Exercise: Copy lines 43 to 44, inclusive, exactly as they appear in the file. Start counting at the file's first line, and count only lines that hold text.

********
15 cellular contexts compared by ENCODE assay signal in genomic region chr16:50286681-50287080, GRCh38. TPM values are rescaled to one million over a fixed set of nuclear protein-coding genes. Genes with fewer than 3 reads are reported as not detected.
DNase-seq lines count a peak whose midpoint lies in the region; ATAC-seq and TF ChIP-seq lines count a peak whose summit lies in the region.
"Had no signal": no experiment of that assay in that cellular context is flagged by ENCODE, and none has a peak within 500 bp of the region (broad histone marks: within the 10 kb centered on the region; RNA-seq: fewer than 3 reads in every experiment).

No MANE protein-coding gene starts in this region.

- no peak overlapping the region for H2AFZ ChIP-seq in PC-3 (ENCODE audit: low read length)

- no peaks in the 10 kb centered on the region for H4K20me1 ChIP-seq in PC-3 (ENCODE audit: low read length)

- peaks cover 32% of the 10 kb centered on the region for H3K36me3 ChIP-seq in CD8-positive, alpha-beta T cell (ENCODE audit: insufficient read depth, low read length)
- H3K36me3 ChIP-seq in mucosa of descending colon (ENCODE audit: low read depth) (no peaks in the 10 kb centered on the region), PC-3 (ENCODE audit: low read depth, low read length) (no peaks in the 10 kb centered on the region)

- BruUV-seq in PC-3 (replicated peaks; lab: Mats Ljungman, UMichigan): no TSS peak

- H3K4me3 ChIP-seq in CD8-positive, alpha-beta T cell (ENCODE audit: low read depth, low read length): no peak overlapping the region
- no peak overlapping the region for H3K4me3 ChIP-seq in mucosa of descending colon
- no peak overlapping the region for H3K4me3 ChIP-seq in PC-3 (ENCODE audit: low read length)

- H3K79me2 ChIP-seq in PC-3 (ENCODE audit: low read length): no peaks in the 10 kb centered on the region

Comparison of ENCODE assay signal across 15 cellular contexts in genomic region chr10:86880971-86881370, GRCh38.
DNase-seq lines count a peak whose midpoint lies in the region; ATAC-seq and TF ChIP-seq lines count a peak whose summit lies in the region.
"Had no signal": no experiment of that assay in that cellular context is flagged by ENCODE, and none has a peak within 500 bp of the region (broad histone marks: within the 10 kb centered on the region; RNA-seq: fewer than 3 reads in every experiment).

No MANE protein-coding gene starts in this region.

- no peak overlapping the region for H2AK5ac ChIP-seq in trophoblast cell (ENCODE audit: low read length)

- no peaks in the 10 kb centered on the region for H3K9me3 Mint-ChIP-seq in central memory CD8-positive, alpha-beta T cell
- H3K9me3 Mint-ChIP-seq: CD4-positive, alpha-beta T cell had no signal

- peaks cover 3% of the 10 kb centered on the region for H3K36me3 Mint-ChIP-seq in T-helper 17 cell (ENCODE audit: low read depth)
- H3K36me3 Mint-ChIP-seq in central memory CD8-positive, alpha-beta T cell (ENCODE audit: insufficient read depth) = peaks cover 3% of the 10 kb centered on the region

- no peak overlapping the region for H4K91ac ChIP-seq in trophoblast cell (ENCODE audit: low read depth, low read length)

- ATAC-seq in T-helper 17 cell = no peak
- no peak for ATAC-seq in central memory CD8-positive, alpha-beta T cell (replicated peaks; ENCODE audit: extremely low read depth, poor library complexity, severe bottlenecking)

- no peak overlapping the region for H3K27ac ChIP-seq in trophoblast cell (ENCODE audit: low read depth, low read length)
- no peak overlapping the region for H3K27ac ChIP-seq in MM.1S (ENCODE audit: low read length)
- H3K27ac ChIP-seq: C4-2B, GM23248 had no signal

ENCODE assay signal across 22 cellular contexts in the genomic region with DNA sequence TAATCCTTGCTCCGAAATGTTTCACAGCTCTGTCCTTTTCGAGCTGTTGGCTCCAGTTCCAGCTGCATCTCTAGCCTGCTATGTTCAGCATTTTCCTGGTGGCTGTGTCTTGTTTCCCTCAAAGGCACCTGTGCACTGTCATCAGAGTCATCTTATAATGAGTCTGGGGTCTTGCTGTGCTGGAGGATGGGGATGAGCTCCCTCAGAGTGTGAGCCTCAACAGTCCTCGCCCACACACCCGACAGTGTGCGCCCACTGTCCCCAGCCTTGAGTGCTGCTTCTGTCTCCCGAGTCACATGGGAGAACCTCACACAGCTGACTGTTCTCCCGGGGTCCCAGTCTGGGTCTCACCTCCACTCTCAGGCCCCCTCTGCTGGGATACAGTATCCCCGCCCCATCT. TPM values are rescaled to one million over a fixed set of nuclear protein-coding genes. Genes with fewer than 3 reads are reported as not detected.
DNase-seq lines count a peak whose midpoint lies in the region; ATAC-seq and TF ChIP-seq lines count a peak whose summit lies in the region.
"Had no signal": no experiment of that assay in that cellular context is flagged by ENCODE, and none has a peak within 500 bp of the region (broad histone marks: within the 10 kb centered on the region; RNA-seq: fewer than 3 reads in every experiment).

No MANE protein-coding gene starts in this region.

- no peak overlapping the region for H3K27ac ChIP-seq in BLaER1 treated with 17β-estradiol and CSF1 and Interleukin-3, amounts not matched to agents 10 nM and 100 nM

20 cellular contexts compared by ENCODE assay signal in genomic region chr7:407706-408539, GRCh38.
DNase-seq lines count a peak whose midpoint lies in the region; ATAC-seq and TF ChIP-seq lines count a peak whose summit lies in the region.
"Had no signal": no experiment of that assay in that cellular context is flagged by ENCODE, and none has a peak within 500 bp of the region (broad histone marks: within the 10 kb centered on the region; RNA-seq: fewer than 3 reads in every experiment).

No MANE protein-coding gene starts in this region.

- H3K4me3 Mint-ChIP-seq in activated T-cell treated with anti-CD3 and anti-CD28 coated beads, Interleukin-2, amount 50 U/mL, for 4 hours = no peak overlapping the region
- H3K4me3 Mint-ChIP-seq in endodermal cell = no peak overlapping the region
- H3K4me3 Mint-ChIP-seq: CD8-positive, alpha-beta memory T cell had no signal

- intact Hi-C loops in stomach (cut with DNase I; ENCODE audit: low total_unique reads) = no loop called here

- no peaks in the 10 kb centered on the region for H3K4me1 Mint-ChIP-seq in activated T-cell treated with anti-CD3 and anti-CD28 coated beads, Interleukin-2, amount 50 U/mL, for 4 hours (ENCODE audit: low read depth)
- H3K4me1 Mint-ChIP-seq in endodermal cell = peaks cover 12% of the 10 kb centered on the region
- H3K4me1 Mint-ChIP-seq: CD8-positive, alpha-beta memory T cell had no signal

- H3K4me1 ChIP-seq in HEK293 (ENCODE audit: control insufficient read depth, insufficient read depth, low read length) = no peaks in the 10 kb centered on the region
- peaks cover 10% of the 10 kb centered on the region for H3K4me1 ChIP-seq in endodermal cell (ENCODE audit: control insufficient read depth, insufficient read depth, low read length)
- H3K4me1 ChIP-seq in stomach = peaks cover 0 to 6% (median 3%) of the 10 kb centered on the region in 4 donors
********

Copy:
- H3K4me1 Mint-ChIP-seq in endodermal cell = peaks cover 12% of the 10 kb centered on the region
- H3K4me1 Mint-ChIP-seq: CD8-positive, alpha-beta memory T cell had no signal